Business Day

Absa staff in line to benefit from BEE deal worth R9.5bn

- Garth Theunissen and Karl Gernetzky

Absa, SA’s fourth-biggest bank by market value, is considerin­g a second broad-based BEE (BBBEE) scheme to make a more meaningful contributi­on to transforma­tion in the financial services sector.

The bank, which shocked the market in April when its first black CEO stepped down after difference­s with its board, said in a statement on Wednesday that its proposed new BBBEE scheme could constitute up to 8% of its issued share capital. That would equate to about R9.5bn, based on Absa’s share price on Wednesday, for a deal that is expected to include thirdparty investors and staff.

“The planned transactio­n is a demonstrat­ion of our commitment to transforma­tion and cements our longstandi­ng view and approach of creating inclusive growth in Africa,” Jason Quinn, Absa’s interim CEO, said in a statement on Wednesday. “While it is aligned with the SA government’s BBBEE objectives and with the commitment­s contained in the financial sector code, we will also extend the offer to include employees across our operating markets.”

Absa first concluded a significan­t BBBEE transactio­n in 2004 when it allocated a 10% shareholdi­ng to black empowermen­t consortium Batho Bonke, which included Tokyo Sexwale’s Mvelaphand­a Holdings and Leslie Maasdorp’s Nthobi Angel as well as regional community trusts and women’s groups.

At the time, the conclusion of that deal propelled Batho Bonke, whose name means “all the people”, to Absa’s secondlarg­est shareholde­r.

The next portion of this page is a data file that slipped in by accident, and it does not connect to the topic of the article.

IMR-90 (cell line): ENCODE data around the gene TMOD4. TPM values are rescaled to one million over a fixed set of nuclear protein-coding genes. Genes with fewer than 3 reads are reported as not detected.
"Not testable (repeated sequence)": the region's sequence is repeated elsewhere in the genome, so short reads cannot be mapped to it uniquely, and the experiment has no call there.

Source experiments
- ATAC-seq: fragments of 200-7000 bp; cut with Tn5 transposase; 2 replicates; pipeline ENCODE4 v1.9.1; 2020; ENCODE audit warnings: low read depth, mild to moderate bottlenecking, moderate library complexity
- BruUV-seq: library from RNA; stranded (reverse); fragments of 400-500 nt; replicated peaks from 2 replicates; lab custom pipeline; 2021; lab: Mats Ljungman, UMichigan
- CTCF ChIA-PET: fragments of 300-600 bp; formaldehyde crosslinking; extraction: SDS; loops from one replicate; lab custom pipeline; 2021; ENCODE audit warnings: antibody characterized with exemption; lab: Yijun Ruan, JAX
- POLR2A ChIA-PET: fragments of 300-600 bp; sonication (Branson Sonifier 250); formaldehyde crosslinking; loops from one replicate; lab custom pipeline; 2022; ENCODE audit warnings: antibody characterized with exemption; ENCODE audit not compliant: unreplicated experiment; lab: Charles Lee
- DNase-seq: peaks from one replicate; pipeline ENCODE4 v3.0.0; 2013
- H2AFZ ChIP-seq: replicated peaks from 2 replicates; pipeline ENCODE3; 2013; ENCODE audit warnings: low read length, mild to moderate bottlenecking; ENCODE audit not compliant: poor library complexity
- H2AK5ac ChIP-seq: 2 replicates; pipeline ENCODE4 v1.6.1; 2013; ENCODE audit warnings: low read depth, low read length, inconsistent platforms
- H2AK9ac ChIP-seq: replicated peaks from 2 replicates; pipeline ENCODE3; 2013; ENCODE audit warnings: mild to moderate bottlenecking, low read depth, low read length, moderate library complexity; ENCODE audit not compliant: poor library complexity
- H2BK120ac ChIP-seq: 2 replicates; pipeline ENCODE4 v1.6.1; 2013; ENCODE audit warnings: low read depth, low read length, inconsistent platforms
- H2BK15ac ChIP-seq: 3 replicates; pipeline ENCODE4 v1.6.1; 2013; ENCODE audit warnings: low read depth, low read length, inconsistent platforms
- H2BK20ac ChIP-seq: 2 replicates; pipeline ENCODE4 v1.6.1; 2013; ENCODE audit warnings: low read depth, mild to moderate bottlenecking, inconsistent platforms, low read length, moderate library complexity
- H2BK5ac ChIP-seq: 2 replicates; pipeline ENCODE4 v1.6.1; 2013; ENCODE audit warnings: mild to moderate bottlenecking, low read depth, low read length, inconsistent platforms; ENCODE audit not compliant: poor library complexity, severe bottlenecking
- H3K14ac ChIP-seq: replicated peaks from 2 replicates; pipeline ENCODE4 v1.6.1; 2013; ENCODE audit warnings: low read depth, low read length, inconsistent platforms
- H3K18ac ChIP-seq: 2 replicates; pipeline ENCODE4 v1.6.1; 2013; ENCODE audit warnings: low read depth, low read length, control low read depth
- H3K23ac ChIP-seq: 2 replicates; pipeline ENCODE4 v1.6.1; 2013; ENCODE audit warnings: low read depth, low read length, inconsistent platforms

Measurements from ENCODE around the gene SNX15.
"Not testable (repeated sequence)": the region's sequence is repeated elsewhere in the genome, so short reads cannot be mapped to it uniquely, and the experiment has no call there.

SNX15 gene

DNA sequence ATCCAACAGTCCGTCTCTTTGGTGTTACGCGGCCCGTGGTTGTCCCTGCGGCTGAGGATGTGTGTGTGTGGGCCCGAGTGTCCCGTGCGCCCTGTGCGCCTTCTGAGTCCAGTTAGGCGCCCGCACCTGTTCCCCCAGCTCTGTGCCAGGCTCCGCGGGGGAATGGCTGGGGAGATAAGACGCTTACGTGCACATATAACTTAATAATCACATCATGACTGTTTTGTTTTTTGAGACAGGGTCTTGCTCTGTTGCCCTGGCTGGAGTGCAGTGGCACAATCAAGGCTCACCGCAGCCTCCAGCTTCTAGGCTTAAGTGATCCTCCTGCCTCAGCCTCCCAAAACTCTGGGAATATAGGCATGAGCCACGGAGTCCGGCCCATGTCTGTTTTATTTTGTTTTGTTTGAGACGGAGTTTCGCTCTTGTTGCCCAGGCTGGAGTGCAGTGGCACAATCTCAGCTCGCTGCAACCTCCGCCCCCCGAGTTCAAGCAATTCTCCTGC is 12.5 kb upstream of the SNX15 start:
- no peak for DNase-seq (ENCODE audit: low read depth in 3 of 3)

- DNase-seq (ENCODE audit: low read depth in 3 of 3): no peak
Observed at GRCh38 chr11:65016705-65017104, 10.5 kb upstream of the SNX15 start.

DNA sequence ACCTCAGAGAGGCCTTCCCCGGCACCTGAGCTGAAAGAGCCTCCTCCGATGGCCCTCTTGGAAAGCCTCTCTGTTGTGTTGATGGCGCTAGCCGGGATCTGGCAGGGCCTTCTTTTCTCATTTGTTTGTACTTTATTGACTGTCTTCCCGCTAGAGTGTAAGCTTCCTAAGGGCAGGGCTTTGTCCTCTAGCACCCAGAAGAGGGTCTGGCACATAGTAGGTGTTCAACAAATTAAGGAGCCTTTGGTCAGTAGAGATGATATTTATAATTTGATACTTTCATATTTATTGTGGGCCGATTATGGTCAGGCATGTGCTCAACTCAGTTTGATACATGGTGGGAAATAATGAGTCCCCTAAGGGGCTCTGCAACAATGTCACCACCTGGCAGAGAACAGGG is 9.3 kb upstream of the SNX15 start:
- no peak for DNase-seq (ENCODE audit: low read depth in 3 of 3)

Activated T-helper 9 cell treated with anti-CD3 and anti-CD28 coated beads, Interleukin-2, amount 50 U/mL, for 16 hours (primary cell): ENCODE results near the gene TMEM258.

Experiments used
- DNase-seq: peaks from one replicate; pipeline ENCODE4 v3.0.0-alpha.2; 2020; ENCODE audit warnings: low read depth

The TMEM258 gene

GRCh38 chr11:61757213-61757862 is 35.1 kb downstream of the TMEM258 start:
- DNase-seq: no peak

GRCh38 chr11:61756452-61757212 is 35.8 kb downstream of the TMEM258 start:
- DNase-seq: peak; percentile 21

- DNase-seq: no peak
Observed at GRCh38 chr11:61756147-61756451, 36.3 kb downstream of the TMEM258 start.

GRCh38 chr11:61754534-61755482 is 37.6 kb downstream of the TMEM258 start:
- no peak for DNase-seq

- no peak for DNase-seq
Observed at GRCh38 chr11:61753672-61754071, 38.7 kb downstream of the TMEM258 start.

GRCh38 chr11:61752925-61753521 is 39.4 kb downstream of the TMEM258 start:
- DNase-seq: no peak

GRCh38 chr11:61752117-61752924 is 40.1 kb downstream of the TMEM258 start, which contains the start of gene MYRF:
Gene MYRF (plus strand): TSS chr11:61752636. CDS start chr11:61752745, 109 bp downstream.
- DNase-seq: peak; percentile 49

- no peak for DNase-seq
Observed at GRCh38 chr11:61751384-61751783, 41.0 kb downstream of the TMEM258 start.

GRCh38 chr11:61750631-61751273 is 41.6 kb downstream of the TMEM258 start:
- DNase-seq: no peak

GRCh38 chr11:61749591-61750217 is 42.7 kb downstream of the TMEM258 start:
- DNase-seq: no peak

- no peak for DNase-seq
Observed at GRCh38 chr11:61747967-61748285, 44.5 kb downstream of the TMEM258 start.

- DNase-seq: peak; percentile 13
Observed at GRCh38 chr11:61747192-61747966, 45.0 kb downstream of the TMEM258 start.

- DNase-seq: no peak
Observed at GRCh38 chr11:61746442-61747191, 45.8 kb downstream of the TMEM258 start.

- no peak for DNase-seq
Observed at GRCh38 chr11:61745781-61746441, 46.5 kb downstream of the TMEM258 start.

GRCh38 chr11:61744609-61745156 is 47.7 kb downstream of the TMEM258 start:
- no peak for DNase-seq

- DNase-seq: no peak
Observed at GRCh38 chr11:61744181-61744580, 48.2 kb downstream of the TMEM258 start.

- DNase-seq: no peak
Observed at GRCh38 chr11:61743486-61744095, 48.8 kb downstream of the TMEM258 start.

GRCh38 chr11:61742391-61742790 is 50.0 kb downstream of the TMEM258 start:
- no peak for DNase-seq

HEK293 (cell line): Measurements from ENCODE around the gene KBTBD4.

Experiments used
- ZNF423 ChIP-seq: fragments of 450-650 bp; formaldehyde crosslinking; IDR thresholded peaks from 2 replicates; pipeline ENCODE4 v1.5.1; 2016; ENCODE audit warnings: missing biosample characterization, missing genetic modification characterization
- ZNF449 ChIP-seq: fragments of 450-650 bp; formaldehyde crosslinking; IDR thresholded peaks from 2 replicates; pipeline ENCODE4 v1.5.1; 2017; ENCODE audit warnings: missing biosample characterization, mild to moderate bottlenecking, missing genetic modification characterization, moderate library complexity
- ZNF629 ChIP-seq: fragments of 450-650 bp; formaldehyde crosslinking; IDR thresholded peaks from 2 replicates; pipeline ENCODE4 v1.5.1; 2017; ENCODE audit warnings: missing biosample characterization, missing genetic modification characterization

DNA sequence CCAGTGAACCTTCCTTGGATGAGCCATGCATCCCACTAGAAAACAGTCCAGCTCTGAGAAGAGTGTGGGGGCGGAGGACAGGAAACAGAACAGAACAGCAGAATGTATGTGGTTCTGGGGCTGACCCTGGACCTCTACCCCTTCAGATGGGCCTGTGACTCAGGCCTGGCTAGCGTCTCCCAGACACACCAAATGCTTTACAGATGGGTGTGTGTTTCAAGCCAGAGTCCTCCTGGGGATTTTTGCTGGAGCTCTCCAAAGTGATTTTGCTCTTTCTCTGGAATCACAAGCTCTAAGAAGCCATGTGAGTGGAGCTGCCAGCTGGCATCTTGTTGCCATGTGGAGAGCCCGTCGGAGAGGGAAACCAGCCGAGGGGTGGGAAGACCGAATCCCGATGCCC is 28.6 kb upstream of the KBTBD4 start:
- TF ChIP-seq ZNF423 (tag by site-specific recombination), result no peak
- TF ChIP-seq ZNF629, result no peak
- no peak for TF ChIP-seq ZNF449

However, that original BBBEE deal was partly unwound in 2009 when Batho Bonke beneficiar­ies representi­ng 4.99% of Absa’s shareholdi­ng sold their stock. That was followed by a further 5.01% equity sale by Batho Bonke in 2012.


The government has been growing ever more vocal about transforma­tion in the financial services sector in recent years, with deputy finance minister David Masondo leading the charge. While much of his commentary has been focused on the asset management sector, he said in March that the government wanted transforma­tion to become an explicit function of the Financial Sector Conduct Authority.

As part of its separation from Barclays Plc, Absa announced it would undertake a new BBBEE transactio­n in line with its transforma­tion efforts. In September 2017, that saw Barclays transfer 1.5% of its shareholdi­ng in Absa to an interim structure called the Absa Empowermen­t Trust, which was created to facilitate a new BBBEE deal for the bank.


Since then the dividends received from the bank by the Absa Empowermen­t Trust have been used to purchase additional equity in the group, boosting the initial stake to about 1.9%.

It is envisaged that these shares will form part of Absa’s new BBBEE deal.

Absa was forced to put the proposed BBBEE deal on hold in 2020 after the Covid-19 pandemic caused unpreceden­ted market volatility and a sharp economic downturn that saw SA’s GDP shrink 6.4%.

However, the rapid improvemen­t in market conditions since the onset of the pandemic has allowed Absa to restart work on the BBBEE deal just as the government exerts increasing pressure on financial services firms to transform. While the

proposed transactio­n still requires shareholde­r approval, it is likely to help restore Absa’s transforma­tion credential­s, which came under intense scrutiny in April when former CEO Daniel Mminele resigned with immediate effect.

Absa is expected to publish the terms of its new BBBEE deal later this year, with implementa­tion scheduled for 2022.

Analysts will no doubt eagerly await those details amid speculatio­n that Absa is engaged in talks to sell its asset management business to Sanlam. If that deal transpires, it could create a black-owned asset manager with close to R1-trillion in assets under management.

“The intention to undertake a new BBBEE transactio­n demonstrat­es Absa’s significan­t commitment to transforma­tion,” said Quinn. “Meaningful black participat­ion, including ownership, at all levels of the SA economy is a national priority to ensure sustainabl­e sociopolit­ical, financial and economic stability.”

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